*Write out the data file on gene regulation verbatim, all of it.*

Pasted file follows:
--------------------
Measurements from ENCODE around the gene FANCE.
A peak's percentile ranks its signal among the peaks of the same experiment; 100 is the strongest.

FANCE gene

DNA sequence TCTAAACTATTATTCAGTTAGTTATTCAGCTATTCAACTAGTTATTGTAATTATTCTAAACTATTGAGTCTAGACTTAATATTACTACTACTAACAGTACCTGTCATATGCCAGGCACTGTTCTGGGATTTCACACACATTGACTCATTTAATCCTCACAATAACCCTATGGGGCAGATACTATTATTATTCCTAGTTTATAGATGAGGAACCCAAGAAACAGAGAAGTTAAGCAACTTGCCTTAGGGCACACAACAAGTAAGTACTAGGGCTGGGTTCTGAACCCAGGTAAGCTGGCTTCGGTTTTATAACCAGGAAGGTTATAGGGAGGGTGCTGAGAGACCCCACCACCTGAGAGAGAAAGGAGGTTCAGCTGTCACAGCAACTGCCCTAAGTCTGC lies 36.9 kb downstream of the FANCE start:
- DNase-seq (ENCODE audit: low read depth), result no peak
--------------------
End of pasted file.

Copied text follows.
Measurements from ENCODE around the gene FANCE.
A peak's percentile ranks its signal among the peaks of the same experiment; 100 is the strongest.

FANCE gene

DNA sequence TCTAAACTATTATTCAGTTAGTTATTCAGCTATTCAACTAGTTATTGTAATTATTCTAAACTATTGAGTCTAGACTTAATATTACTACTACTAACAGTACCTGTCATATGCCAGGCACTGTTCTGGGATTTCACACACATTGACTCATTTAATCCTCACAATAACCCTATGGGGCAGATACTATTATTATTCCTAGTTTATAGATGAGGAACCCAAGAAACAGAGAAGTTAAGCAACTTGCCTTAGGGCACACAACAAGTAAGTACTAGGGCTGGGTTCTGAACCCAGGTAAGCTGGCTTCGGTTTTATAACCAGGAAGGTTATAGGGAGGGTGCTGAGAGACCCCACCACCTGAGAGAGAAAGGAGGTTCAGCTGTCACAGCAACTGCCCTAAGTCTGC lies 36.9 kb downstream of the FANCE start:
- DNase-seq (ENCODE audit: low read depth), result no peak